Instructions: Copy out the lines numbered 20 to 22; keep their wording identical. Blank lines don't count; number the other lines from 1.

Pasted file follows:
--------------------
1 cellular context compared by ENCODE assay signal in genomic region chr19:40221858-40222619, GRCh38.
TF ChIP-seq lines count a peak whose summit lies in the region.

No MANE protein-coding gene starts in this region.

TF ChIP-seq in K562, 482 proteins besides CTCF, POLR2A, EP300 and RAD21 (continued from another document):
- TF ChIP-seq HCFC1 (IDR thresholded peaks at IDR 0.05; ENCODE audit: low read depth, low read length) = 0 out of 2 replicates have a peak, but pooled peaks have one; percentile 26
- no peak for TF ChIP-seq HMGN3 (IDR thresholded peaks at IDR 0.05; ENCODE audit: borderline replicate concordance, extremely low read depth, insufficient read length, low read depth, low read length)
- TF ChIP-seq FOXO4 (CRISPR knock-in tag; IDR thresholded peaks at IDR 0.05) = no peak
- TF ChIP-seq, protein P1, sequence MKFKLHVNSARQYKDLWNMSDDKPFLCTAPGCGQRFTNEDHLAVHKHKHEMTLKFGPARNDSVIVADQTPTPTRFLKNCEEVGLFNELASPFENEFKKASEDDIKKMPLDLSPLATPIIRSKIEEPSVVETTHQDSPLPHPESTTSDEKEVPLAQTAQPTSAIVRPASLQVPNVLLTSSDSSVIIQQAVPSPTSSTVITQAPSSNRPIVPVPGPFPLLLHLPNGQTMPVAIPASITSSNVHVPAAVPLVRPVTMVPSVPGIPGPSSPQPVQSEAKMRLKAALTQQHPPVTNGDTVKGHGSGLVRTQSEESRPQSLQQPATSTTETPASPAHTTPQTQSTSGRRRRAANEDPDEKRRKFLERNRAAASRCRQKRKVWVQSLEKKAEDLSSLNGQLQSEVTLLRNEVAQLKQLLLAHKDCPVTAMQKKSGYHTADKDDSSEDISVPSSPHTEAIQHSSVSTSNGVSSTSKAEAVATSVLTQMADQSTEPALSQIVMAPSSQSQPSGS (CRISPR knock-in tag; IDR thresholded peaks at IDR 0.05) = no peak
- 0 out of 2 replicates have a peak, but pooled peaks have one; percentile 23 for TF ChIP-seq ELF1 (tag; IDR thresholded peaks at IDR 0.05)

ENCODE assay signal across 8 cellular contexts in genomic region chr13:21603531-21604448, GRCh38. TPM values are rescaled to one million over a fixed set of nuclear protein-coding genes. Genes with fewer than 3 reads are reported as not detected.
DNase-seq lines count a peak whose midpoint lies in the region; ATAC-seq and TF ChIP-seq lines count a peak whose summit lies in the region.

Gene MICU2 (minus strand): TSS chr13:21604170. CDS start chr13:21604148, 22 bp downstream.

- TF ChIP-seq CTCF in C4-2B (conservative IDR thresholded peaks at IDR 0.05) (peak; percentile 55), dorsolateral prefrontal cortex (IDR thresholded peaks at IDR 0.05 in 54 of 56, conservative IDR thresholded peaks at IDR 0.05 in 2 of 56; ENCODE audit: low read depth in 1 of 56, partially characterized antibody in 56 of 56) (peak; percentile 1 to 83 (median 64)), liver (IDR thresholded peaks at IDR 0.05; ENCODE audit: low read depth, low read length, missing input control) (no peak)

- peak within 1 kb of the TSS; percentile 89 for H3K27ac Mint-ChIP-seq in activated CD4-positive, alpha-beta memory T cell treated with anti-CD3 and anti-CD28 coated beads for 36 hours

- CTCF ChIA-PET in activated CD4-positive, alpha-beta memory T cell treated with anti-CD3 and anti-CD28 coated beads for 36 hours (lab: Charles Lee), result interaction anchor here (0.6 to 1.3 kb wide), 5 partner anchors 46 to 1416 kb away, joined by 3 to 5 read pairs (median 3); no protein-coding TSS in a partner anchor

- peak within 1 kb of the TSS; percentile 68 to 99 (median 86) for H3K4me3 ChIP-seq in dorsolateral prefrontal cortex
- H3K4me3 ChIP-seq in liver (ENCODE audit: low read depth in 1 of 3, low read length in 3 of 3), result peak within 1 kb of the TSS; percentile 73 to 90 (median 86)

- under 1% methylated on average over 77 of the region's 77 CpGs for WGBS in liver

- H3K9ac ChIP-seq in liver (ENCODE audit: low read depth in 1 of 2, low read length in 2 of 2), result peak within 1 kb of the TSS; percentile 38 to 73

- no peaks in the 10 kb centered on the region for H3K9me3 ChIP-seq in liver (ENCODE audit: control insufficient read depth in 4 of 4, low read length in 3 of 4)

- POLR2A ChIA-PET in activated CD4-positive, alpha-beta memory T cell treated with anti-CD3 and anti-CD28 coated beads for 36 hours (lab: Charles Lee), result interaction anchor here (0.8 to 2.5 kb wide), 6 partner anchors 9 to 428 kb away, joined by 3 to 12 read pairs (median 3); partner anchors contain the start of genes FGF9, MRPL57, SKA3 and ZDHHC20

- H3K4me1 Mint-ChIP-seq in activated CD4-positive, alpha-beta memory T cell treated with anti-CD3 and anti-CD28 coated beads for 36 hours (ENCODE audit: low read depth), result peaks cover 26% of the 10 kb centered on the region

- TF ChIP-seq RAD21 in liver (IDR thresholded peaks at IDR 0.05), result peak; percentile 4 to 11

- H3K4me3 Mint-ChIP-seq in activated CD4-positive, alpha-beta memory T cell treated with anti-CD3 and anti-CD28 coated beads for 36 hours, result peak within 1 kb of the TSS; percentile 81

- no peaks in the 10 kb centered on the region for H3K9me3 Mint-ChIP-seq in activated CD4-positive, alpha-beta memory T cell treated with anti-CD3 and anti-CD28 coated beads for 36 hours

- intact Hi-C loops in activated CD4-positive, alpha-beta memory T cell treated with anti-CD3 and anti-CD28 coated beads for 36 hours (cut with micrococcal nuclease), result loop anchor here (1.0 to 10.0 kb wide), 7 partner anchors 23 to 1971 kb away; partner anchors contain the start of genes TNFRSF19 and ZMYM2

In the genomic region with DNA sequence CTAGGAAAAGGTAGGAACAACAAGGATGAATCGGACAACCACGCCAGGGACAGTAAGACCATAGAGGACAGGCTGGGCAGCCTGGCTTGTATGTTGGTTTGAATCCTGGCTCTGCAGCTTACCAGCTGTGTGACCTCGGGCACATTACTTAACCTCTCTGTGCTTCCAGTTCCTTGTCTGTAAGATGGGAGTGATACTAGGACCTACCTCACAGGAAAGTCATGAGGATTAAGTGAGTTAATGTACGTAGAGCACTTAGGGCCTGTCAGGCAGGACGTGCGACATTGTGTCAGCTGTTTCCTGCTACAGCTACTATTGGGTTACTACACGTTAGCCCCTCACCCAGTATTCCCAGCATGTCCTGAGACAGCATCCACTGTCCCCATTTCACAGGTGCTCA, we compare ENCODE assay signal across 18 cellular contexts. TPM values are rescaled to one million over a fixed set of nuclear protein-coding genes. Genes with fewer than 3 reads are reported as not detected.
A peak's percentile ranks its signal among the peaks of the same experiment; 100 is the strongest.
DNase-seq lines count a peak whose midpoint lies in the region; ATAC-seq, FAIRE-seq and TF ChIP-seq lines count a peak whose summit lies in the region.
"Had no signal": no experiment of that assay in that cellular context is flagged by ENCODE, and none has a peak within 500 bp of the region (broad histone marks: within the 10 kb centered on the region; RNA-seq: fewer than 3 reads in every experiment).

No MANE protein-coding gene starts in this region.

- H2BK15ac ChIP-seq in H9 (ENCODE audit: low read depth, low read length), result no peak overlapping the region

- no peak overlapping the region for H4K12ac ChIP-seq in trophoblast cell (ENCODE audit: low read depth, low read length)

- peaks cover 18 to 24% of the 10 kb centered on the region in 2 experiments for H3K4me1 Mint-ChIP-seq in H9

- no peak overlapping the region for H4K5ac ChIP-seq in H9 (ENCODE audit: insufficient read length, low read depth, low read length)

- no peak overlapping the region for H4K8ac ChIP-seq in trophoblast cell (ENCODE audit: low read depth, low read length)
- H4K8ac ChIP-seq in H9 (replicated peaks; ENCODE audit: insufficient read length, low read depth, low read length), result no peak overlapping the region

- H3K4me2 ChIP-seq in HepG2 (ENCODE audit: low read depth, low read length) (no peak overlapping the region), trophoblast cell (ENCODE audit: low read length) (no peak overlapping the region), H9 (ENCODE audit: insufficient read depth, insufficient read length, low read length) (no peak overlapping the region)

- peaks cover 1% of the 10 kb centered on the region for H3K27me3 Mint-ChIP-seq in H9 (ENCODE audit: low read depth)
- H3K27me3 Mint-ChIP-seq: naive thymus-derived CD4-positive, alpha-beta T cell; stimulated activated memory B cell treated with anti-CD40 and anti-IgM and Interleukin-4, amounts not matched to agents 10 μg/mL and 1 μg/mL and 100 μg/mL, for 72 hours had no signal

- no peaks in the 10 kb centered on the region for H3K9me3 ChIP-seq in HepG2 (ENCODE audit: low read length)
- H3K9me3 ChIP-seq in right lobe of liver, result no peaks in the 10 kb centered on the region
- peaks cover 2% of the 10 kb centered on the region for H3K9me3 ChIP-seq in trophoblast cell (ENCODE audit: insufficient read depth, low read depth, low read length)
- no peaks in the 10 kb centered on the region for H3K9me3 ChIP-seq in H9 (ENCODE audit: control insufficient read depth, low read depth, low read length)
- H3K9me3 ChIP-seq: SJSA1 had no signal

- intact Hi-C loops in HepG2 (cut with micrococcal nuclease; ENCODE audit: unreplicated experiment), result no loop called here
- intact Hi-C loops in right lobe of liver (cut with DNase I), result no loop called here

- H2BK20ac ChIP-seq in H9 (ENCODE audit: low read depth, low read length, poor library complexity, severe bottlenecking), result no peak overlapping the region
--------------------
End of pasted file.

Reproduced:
- no peaks in the 10 kb centered on the region for H3K9me3 ChIP-seq in liver (ENCODE audit: control insufficient read depth in 4 of 4, low read length in 3 of 4)

- POLR2A ChIA-PET in activated CD4-positive, alpha-beta memory T cell treated with anti-CD3 and anti-CD28 coated beads for 36 hours (lab: Charles Lee), result interaction anchor here (0.8 to 2.5 kb wide), 6 partner anchors 9 to 428 kb away, joined by 3 to 12 read pairs (median 3); partner anchors contain the start of genes FGF9, MRPL57, SKA3 and ZDHHC20

- H3K4me1 Mint-ChIP-seq in activated CD4-positive, alpha-beta memory T cell treated with anti-CD3 and anti-CD28 coated beads for 36 hours (ENCODE audit: low read depth), result peaks cover 26% of the 10 kb centered on the region